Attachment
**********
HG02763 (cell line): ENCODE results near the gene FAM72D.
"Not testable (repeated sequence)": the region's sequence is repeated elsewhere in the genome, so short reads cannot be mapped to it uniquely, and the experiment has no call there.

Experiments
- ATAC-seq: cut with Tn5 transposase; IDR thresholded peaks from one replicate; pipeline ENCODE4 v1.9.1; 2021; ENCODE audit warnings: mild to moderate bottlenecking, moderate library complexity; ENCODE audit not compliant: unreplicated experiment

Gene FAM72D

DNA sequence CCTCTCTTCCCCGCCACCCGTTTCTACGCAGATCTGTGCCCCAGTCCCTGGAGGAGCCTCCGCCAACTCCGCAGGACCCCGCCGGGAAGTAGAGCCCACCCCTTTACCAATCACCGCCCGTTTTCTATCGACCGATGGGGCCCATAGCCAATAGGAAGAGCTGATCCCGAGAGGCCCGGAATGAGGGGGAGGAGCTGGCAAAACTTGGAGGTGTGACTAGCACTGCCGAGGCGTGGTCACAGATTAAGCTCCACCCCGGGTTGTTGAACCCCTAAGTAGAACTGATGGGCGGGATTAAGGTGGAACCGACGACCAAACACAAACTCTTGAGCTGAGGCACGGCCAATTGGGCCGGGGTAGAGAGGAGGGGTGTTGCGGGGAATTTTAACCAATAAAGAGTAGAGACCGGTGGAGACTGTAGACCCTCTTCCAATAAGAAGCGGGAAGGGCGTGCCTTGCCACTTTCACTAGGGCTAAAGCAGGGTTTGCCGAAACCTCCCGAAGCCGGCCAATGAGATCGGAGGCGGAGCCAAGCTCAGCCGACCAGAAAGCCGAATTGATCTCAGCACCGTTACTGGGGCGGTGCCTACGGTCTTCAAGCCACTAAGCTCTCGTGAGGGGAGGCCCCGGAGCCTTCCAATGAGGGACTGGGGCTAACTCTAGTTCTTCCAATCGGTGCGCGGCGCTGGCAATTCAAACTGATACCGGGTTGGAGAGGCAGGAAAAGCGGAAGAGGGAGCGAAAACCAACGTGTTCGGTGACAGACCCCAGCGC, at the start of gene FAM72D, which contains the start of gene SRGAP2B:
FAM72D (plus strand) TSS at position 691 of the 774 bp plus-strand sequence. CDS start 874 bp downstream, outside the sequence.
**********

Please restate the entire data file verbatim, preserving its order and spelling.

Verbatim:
HG02763 (cell line): ENCODE results near the gene FAM72D.
"Not testable (repeated sequence)": the region's sequence is repeated elsewhere in the genome, so short reads cannot be mapped to it uniquely, and the experiment has no call there.

Experiments
- ATAC-seq: cut with Tn5 transposase; IDR thresholded peaks from one replicate; pipeline ENCODE4 v1.9.1; 2021; ENCODE audit warnings: mild to moderate bottlenecking, moderate library complexity; ENCODE audit not compliant: unreplicated experiment

Gene FAM72D

DNA sequence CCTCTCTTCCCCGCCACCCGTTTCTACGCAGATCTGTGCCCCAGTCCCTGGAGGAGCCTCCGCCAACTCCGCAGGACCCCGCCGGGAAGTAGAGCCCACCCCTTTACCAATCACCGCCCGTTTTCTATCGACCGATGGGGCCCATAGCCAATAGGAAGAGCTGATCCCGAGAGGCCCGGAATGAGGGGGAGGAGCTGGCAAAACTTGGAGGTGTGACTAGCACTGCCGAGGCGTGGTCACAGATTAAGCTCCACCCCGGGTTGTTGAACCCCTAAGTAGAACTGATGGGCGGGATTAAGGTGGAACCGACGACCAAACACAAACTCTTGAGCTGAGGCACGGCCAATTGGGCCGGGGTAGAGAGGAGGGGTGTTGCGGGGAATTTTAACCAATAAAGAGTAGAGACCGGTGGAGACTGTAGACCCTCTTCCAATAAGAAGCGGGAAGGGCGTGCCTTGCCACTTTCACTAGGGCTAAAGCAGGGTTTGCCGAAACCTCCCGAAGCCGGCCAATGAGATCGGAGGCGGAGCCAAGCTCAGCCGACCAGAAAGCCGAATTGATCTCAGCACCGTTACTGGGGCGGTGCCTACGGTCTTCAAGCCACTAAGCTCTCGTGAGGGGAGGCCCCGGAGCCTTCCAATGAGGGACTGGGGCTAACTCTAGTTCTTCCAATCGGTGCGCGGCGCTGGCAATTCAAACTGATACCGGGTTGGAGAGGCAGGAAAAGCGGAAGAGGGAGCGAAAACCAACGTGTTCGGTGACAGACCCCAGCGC, at the start of gene FAM72D, which contains the start of gene SRGAP2B:
FAM72D (plus strand) TSS at position 691 of the 774 bp plus-strand sequence. CDS start 874 bp downstream, outside the sequence.